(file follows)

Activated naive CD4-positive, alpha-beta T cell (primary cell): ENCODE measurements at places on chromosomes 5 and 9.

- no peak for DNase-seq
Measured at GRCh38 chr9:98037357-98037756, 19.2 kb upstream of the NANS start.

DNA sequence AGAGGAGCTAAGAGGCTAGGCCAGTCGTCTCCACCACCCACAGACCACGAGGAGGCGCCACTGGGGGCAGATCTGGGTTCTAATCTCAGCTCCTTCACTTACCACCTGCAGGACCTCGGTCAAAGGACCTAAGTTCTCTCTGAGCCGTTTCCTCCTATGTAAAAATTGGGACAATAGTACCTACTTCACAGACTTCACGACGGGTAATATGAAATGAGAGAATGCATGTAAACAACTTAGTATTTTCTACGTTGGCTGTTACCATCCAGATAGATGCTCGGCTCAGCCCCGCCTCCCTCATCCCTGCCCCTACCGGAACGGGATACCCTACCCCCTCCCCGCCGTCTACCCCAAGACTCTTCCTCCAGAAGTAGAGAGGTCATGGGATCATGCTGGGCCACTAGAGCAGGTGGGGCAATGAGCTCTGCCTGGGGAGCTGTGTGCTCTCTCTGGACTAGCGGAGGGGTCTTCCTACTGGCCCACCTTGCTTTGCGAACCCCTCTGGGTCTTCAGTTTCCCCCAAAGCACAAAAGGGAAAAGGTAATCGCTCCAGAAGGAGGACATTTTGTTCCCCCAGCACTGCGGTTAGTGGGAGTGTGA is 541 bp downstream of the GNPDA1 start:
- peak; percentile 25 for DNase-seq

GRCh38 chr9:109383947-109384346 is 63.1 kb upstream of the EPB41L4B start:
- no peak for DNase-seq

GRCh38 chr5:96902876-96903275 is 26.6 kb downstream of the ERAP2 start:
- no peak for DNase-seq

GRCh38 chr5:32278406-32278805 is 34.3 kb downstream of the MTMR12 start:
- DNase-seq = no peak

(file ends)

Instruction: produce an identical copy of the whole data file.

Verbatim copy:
Activated naive CD4-positive, alpha-beta T cell (primary cell): ENCODE measurements at places on chromosomes 5 and 9.

- no peak for DNase-seq
Measured at GRCh38 chr9:98037357-98037756, 19.2 kb upstream of the NANS start.

DNA sequence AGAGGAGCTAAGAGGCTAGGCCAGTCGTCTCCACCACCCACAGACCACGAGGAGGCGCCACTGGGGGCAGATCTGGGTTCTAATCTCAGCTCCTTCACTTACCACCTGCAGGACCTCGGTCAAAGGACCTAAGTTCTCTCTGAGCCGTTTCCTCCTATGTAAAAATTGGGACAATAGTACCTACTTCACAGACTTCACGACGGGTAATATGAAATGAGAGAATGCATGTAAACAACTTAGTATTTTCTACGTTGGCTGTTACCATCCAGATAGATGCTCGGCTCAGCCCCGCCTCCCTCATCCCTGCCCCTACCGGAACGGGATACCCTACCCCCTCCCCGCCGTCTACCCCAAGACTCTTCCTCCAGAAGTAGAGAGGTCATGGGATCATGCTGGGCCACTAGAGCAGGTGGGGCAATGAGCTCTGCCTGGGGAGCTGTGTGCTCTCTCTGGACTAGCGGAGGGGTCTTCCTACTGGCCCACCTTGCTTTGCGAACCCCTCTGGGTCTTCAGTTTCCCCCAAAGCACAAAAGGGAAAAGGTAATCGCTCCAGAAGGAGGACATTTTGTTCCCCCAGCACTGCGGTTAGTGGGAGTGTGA is 541 bp downstream of the GNPDA1 start:
- peak; percentile 25 for DNase-seq

GRCh38 chr9:109383947-109384346 is 63.1 kb upstream of the EPB41L4B start:
- no peak for DNase-seq

GRCh38 chr5:96902876-96903275 is 26.6 kb downstream of the ERAP2 start:
- no peak for DNase-seq

GRCh38 chr5:32278406-32278805 is 34.3 kb downstream of the MTMR12 start:
- DNase-seq = no peak